Prisoners are persons whom most of us would rather not think about. Banished from everyday sight, they exist in a shadow world that only dimly enters our awareness. They are members of a "total institution" that controls their daily existence in a way that few of us can imagine. "[P]rison is a complex of physical arrangements and of measures, all wholly governmental, all wholly performed by agents of government, which determine the total existence of certain human beings (except perhaps in the realm of the spirit, and inevitably there as well) from sundown to sundown, sleeping, walking, speaking, silent, working, playing, viewing, eating, voiding, reading, alone, with others. . . ." It is thus easy to think of prisoners as members of a separate netherworld, driven by its own demands, ordered by its own customs, ruled by those whose claim to power rests on raw necessity. -- Justice William Brennan, dissenting in O’Lone v. Estate of Shabazz, 482 U.S. 342, 354-55 (1987).

Wednesday, March 28, 2007

Supervised Release and Electronic Monitoring

While most of my focus has been on the 3 months I will spend in prison, there is an additional reality that I must face when I get out -- supervised release for 3 years of which the first 3 months require home confinement with electronic monitoring.

I had some questions about electronic monitoring that I addressed to the Pretrial Officer who has been assigned to me since my arraignment last June. She has been strictly professional and the experience has been only positive. Nonetheless, she preferred referring my questions to her counterpart, the Probation Officer (PO) who will be assigned to my case after I am released from the custody of the Bureau of Prisons.

I spoke with him yesterday and he agreed to stop by the house today to go over any issues in advance to smooth the transition from prison to probation.

Again, as with the Pretrial Officer, the interaction was relaxed and professional. He has a job to do and it is in both of our interests that things go smoothly.

With respect to home confinement, I had been led to believe that, with the exception of visits to church, lawyer, and doctor, I was essentially confined to the walls of my home 24/7. I would not even be able to walk out of my house to get my mail. In a sense, it almost seemed more confining than prison, apart from the preferrable comfort and privacy of home, of course. Most individuals would be allowed to leave during the day for their job, but since I am self-employed that didn't appear to apply. I already had friends at Wizeguys Pizza Bar volunteering to deliver lunch to my house every day!!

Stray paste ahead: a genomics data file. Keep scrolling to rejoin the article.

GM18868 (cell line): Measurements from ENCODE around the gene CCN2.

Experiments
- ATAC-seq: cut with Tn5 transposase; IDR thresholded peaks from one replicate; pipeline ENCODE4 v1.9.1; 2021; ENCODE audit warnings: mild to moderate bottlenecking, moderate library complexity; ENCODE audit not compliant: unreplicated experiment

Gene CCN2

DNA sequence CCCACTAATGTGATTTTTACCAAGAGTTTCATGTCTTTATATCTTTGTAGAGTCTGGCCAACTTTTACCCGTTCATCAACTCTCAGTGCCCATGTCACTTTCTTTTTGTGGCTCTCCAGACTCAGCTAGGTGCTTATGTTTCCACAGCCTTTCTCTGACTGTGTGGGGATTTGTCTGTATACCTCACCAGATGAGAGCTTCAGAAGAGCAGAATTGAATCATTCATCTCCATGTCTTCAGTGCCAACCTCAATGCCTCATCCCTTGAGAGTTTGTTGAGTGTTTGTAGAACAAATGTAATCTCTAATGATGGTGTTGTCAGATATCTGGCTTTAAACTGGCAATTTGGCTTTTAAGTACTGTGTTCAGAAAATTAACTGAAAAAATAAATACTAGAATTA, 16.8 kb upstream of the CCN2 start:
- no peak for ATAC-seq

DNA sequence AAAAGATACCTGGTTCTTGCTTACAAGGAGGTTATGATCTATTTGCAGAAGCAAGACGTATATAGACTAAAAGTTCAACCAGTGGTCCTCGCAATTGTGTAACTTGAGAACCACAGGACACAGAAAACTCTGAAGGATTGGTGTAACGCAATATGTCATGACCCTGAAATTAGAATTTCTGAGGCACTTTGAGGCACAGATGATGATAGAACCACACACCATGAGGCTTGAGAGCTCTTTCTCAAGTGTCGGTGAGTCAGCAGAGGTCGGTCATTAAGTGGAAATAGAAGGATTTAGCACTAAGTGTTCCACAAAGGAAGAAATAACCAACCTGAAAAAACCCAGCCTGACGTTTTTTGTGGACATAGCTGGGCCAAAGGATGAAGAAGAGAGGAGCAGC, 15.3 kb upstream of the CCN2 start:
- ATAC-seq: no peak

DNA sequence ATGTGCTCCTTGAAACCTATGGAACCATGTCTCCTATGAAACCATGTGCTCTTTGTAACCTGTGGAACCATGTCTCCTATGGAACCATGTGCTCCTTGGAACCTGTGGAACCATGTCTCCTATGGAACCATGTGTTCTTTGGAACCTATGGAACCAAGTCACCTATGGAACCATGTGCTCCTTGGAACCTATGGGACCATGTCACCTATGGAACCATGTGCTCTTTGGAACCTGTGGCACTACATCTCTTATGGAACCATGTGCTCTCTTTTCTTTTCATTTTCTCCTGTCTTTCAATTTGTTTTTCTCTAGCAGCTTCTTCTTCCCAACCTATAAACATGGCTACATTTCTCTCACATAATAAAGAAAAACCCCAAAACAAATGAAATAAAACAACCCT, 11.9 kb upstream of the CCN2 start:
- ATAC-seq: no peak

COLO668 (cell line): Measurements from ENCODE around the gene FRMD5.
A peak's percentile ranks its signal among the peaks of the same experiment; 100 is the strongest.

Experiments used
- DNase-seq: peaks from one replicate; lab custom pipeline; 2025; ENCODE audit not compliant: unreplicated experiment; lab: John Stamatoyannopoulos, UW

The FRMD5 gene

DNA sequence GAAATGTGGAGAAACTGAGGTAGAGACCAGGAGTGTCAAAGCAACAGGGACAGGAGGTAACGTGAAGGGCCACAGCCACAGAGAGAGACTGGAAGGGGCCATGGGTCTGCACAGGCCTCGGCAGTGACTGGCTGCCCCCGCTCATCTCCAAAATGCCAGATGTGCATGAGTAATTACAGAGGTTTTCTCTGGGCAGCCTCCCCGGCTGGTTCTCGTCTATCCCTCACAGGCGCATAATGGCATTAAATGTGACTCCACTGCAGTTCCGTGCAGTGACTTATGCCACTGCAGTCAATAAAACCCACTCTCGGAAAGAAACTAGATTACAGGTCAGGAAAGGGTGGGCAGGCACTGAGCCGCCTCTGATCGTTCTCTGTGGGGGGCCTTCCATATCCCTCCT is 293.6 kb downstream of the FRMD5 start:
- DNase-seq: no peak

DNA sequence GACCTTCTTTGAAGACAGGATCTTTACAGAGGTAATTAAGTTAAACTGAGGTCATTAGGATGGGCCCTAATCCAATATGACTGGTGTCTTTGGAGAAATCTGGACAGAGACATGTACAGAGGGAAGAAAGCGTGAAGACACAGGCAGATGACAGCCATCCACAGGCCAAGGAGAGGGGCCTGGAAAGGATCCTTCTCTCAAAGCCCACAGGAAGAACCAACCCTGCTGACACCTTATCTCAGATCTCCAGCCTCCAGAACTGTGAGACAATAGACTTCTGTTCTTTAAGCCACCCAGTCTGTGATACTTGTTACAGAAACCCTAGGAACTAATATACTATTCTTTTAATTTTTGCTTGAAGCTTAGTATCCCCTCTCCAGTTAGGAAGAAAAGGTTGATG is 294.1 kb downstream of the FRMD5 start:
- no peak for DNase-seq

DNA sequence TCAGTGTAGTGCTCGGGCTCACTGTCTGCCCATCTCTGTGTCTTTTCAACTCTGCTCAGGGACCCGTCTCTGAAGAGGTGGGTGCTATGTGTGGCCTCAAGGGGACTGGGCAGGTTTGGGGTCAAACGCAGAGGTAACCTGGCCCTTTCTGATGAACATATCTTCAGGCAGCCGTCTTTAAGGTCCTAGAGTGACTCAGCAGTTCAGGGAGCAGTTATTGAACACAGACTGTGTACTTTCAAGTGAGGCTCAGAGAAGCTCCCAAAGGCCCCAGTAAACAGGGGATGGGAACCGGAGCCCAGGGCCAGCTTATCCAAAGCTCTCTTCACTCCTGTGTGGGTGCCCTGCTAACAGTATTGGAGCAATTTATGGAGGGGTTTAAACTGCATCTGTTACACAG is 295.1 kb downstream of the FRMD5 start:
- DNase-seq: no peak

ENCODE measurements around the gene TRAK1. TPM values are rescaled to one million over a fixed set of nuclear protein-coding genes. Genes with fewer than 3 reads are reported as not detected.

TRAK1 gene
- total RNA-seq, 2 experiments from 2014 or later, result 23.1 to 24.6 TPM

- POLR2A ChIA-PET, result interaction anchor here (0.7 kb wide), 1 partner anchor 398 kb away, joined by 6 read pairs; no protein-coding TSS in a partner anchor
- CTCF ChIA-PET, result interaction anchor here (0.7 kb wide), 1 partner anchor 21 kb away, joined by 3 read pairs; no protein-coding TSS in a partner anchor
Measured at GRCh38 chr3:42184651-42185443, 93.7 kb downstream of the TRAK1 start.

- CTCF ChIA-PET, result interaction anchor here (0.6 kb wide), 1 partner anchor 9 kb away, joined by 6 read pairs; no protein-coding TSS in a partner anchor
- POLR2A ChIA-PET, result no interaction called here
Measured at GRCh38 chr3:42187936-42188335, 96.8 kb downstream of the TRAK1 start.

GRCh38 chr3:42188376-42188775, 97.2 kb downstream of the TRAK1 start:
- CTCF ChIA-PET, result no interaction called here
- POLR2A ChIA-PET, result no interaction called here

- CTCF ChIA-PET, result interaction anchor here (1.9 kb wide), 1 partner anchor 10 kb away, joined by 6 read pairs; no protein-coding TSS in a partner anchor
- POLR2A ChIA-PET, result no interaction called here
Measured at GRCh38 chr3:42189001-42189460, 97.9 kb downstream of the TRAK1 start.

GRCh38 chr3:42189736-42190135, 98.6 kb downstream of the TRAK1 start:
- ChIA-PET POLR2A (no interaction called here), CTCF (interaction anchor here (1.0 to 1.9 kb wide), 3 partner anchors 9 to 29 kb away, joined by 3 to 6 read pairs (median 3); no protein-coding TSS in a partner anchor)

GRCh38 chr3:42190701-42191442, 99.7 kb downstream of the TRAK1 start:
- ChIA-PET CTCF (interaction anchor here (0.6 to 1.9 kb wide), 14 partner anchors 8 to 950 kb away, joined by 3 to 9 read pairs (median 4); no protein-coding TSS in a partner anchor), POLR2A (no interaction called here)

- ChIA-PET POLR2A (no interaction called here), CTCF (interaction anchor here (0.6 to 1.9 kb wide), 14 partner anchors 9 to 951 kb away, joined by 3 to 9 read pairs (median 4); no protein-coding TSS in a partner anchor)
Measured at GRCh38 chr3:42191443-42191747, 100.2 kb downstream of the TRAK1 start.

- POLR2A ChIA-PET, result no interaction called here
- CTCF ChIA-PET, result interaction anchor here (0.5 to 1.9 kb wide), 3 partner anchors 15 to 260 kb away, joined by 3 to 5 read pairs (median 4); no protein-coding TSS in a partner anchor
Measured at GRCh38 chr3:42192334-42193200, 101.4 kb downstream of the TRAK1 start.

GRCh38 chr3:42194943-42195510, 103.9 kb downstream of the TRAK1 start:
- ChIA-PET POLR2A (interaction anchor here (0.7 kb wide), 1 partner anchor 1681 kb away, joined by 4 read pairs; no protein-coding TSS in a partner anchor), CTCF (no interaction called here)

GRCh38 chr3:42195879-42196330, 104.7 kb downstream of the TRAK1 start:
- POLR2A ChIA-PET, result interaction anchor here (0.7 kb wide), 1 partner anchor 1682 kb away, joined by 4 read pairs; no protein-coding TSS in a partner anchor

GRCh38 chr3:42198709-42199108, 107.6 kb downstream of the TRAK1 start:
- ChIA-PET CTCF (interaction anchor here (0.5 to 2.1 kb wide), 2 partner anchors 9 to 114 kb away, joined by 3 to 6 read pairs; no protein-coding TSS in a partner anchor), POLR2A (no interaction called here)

Turns out the reality is different than what I feared. While each "client" is handled on a case-by-case basis, in general it appears that I will have significant "free" time during the day to handle personal and business matters. During this time, I will be "off" the monitoring device. However, I will have a curfew that will require me to remain within the walls of my house. Thus, any chores and errands will have to be done during whatever window of time is granted to me during the day. The PO seemed totally reasonable and flexible concerning this time window and we will discuss it further when I am released. I anticipate my release date will be Fri, June 29. I already have a flight booked back to Charlotte on that day so I hope I guessed correctly. I will call him when I return to let him know everything is on schedule and we already have an appointment for the beginning of the next week. Technically, I have 72 hours to return to my home district and report to the US Probation Office.

As for the mechanics of electronic monitoring, I do not have a "regular" phone line, which is required for the system to work. When our house was built 18 months ago, I planned on using VOIP (i.e. Vonage) for my business and residential telephone service. The problem is that the telephone company will not drop a line from the road to your house unless you sign up for service. Therefore, my house is not "wired" to work with electronic monitoring.

Today, I arranged for Windstream to install a "land" line to my house right after I get out of prison. It is important that the service have no additional features, such as call waiting, *69, etc so they are giving me local service with no options... less than $20/month plus installation. Whatever.

I am responsible for paying for the monitoring service, which I understand to be about $3/day. So it will cost me about $300 for the 3 months plus $60 for phone service plus $65 for install. Compared to what this case has cost me already, that is pocket change.

In any case, I am relieved that the home confinement does not appear to be quite as confining as I first thought. I am also impressed with the professionalism I have encountered so far with the US Probation Office. I hope I encounter the same degree of professionalism in prison.

1 comment:

Peter A. Stinson said...

My brother, a former lawyer, has interacted both with the feds and local authorities in southeastern Pennsylvania. The feds are professional and reasonable. I'll not comment on his other experiences... ;-)

Be glad you're in the federal system.